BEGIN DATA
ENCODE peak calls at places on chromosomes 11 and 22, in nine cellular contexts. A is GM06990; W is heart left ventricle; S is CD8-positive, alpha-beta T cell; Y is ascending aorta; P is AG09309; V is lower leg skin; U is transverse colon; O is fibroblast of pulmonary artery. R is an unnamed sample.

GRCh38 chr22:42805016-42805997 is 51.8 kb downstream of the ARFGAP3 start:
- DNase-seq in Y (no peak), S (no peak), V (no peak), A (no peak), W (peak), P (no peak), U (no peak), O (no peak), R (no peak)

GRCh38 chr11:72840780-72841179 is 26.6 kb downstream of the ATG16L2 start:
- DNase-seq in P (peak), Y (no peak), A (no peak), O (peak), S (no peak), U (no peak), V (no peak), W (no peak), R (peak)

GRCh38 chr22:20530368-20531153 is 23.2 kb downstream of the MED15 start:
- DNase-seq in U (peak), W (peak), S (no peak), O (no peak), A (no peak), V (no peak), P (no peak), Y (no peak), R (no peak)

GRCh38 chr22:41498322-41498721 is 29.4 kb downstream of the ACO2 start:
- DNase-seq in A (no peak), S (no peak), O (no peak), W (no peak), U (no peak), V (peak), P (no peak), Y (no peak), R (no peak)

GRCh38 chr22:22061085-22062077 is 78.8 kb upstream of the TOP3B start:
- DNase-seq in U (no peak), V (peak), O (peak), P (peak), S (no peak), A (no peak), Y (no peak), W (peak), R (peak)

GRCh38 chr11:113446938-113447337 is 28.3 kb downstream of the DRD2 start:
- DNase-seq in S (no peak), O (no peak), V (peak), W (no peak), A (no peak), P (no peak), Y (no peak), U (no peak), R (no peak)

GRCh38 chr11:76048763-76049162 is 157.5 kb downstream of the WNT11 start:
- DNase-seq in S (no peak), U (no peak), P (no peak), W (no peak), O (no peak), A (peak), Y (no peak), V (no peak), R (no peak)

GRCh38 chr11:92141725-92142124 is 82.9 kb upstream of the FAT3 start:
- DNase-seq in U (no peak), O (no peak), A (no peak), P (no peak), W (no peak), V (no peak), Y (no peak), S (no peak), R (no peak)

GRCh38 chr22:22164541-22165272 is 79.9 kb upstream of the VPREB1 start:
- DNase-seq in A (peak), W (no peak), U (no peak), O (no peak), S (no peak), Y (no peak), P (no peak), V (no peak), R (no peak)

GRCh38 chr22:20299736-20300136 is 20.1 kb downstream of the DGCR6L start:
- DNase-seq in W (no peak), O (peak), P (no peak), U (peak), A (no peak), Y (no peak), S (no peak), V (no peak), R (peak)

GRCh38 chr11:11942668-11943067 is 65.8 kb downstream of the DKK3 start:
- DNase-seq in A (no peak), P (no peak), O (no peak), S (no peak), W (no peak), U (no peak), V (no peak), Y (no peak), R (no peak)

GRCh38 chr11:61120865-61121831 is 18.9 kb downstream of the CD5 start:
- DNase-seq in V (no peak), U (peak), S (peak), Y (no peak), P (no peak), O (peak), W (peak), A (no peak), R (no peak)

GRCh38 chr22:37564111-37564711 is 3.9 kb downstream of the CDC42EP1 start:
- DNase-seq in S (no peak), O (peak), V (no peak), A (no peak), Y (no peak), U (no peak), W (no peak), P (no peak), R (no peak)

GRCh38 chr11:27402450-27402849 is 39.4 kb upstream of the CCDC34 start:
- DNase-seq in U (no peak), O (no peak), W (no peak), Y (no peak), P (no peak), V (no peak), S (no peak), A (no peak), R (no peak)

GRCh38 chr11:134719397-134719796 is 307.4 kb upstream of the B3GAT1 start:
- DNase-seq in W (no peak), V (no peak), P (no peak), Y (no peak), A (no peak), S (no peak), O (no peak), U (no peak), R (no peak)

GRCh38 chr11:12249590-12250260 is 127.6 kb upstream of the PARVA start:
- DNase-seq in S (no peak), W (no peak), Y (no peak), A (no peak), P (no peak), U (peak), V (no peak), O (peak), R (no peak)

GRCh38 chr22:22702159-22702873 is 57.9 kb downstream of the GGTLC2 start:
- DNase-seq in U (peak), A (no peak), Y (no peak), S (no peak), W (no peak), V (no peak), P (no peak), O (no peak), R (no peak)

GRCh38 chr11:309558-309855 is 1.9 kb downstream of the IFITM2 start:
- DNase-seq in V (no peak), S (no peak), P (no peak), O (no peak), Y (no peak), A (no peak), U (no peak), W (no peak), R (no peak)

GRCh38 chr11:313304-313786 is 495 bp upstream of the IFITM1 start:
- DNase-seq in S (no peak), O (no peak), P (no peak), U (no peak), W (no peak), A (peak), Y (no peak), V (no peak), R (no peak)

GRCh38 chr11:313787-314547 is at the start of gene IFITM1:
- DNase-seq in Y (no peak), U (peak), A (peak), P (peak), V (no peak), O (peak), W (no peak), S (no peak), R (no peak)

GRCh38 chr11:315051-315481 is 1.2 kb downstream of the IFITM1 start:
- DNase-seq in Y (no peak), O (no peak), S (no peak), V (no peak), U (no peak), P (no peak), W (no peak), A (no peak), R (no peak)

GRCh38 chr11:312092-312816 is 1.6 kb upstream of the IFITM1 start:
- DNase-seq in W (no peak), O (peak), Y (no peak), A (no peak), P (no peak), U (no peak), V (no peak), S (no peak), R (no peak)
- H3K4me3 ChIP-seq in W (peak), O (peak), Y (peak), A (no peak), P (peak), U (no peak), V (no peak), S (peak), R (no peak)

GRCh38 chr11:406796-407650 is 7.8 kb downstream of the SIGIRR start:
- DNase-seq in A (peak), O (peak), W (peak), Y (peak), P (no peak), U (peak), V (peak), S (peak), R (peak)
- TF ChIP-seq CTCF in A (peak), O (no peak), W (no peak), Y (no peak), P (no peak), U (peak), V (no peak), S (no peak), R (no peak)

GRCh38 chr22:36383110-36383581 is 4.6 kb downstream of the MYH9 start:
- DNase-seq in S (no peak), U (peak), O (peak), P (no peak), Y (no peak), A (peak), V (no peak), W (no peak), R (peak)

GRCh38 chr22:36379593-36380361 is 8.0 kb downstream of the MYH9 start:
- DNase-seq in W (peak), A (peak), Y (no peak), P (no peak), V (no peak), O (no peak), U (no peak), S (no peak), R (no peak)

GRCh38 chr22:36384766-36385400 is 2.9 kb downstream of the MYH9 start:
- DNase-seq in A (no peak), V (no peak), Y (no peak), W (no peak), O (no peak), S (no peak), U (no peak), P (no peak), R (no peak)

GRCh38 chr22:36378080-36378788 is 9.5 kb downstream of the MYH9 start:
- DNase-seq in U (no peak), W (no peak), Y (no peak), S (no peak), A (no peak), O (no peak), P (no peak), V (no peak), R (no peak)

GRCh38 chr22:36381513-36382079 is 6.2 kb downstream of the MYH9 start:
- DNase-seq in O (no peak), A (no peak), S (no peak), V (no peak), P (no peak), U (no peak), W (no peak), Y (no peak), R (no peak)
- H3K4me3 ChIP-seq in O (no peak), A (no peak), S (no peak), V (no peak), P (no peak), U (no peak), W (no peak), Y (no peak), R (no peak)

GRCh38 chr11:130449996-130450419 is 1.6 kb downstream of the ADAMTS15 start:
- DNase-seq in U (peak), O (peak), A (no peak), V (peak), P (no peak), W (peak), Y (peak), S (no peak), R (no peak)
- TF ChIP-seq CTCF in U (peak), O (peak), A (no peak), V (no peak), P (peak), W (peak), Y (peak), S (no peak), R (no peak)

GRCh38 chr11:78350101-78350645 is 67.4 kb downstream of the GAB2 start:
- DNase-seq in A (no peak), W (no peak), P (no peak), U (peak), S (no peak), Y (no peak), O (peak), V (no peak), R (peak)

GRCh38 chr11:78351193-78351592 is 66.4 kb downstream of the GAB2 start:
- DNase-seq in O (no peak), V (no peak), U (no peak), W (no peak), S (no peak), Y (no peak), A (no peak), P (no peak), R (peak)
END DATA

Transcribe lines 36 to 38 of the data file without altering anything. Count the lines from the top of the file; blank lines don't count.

GRCh38 chr11:309558-309855 is 1.9 kb downstream of the IFITM2 start:
- DNase-seq in V (no peak), S (no peak), P (no peak), O (no peak), Y (no peak), A (no peak), U (no peak), W (no peak), R (no peak)

GRCh38 chr11:313304-313786 is 495 bp upstream of the IFITM1 start: